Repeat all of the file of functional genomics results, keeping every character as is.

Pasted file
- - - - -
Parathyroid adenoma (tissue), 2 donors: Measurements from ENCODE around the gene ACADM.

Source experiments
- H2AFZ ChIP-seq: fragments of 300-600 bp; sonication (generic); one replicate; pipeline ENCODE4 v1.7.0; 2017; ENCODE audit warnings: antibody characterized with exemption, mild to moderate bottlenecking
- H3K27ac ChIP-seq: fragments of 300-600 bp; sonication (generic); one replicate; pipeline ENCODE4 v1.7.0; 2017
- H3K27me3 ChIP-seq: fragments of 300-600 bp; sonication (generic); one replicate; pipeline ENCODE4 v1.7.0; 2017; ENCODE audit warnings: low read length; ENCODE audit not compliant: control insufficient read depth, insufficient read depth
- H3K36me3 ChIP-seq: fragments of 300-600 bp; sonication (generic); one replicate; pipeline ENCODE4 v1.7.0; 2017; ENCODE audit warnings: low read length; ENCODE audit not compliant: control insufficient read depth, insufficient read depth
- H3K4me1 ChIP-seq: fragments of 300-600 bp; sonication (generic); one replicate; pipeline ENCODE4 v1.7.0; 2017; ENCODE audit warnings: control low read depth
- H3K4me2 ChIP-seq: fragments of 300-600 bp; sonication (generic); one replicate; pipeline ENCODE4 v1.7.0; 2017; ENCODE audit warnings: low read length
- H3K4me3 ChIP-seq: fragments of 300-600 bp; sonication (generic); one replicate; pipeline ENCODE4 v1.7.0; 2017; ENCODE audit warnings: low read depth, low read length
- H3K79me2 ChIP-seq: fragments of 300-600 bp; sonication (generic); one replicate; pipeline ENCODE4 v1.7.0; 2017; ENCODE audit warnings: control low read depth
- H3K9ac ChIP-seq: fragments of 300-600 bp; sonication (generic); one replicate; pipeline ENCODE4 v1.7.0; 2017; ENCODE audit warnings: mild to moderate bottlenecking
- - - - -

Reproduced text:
Parathyroid adenoma (tissue), 2 donors: Measurements from ENCODE around the gene ACADM.

Source experiments
- H2AFZ ChIP-seq: fragments of 300-600 bp; sonication (generic); one replicate; pipeline ENCODE4 v1.7.0; 2017; ENCODE audit warnings: antibody characterized with exemption, mild to moderate bottlenecking
- H3K27ac ChIP-seq: fragments of 300-600 bp; sonication (generic); one replicate; pipeline ENCODE4 v1.7.0; 2017
- H3K27me3 ChIP-seq: fragments of 300-600 bp; sonication (generic); one replicate; pipeline ENCODE4 v1.7.0; 2017; ENCODE audit warnings: low read length; ENCODE audit not compliant: control insufficient read depth, insufficient read depth
- H3K36me3 ChIP-seq: fragments of 300-600 bp; sonication (generic); one replicate; pipeline ENCODE4 v1.7.0; 2017; ENCODE audit warnings: low read length; ENCODE audit not compliant: control insufficient read depth, insufficient read depth
- H3K4me1 ChIP-seq: fragments of 300-600 bp; sonication (generic); one replicate; pipeline ENCODE4 v1.7.0; 2017; ENCODE audit warnings: control low read depth
- H3K4me2 ChIP-seq: fragments of 300-600 bp; sonication (generic); one replicate; pipeline ENCODE4 v1.7.0; 2017; ENCODE audit warnings: low read length
- H3K4me3 ChIP-seq: fragments of 300-600 bp; sonication (generic); one replicate; pipeline ENCODE4 v1.7.0; 2017; ENCODE audit warnings: low read depth, low read length
- H3K79me2 ChIP-seq: fragments of 300-600 bp; sonication (generic); one replicate; pipeline ENCODE4 v1.7.0; 2017; ENCODE audit warnings: control low read depth
- H3K9ac ChIP-seq: fragments of 300-600 bp; sonication (generic); one replicate; pipeline ENCODE4 v1.7.0; 2017; ENCODE audit warnings: mild to moderate bottlenecking